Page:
The Asian Development Bank (ADB) on Sunday unveiled a 12-year strategy aimed at developing and promoting investment opportunities in Asian nations including Afghanistan.
Based on STRATEGY 2030, over the next few years, billions of dollars will be invested in various sectors – of which stakeholders say will hopefully also benefit Afghanistan.
According to the ADB’s report, Asia and the pacific has made great strides in poverty reduction and economic growth in the last 50 years.
However, there are unfinished development agendas, the report stated.
Issues such as poverty and vulnerability, rising inequality, climate change, growing environmental pressures, and large infrastructure deficits remain to be addressed.
Emerging trends, such as technological advancements, urbanization, and changing demographics, present opportunities and challenges, ADB has noted.
Meanwhile, officials from the International Chamber of Commerce and Industries (ICCI) have said that taking into consideration the important role of the Asian Development Bank in the reconstruction of Afghanistan, the National Unity Government (NUG) should outline more inclusive programs to attract ADB’s financial cooperation in future.
Mapping out the strategy, the ADB report noted the following seven points as key factors.
· Addressing remaining poverty and reducing inequalities. ADB will increase the emphasis on human development and social inclusion to address the non-income dimensions of poverty. It will help facilitate quality job creation, including by small and medium-sized enterprises and inclusive businesses. ADB will support DMCs to improve education and training outcomes, achieve better health for all, and strengthen social protection systems and service delivery for those in need.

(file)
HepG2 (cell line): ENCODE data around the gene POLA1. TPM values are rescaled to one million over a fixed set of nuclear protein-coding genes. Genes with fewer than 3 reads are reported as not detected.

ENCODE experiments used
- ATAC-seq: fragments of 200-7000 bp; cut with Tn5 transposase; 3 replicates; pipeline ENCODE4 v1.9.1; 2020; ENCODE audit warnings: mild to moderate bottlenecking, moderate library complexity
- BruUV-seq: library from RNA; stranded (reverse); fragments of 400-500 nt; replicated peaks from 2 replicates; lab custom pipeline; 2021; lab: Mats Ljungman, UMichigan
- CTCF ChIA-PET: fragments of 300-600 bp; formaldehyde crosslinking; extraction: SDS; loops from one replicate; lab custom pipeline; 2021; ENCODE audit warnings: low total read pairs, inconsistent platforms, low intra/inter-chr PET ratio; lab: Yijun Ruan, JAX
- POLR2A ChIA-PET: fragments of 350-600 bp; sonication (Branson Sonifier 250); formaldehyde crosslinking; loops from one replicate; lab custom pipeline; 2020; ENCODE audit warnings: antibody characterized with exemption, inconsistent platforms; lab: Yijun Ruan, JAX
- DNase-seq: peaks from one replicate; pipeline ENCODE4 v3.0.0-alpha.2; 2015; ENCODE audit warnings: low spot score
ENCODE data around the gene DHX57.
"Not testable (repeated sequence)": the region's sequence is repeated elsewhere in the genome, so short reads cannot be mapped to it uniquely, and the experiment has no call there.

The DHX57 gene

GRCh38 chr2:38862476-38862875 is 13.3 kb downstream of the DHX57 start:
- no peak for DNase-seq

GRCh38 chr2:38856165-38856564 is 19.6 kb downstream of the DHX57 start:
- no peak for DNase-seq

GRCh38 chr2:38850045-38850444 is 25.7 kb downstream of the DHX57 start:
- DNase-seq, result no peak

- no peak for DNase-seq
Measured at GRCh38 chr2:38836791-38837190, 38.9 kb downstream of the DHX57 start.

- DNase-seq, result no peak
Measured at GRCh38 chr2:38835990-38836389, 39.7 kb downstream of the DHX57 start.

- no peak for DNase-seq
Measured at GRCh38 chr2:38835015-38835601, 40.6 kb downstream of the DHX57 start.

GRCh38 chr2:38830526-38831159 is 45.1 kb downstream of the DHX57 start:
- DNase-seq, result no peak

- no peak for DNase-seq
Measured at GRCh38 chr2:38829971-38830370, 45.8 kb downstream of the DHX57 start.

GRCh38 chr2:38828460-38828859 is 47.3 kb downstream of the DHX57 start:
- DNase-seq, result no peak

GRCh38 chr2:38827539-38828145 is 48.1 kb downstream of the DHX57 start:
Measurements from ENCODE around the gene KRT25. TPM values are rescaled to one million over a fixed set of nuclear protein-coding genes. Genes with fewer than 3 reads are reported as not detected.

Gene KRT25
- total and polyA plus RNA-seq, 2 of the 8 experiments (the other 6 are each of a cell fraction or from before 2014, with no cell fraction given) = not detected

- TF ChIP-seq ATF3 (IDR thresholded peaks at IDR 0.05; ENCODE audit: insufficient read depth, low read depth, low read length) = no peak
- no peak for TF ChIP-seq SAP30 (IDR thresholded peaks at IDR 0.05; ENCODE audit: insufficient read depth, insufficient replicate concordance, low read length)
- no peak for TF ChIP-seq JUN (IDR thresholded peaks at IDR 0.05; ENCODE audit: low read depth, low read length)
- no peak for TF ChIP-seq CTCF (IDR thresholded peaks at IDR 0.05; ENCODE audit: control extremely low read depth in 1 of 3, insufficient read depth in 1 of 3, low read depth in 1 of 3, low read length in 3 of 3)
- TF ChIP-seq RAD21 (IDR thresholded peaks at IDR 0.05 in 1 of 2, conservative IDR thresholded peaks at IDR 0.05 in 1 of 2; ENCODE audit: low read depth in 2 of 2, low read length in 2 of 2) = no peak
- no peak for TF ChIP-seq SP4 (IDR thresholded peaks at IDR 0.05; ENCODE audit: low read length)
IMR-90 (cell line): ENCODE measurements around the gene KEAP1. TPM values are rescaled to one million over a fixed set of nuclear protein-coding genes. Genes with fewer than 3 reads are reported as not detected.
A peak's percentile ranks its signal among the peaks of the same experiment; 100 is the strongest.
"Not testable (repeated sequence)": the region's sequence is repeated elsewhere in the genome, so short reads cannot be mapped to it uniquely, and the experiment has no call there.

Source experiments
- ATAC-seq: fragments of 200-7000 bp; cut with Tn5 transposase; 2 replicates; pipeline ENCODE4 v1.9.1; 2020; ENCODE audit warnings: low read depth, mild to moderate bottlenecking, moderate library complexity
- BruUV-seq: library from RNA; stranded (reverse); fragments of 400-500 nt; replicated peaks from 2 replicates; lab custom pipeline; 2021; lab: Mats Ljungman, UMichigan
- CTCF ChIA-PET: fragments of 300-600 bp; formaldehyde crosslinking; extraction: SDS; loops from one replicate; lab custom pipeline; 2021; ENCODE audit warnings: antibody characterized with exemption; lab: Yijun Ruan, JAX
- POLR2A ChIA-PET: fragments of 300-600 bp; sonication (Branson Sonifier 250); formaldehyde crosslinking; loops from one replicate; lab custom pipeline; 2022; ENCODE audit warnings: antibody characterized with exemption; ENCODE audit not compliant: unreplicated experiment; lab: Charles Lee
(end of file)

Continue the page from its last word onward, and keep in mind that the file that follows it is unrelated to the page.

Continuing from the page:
· Accelerating progress in gender equality. ADB will support targeted operations to empower women and girls, gender mainstreaming that directly narrows gender gaps, and operations with some gender elements that incorporate a few gender equality actions in the design and implementation of ADB projects and programs. At least 75% of the number of ADB’s committed operations (on a 3-year rolling average, including sovereign and non-sovereign operations) will promote gender equality by 2030.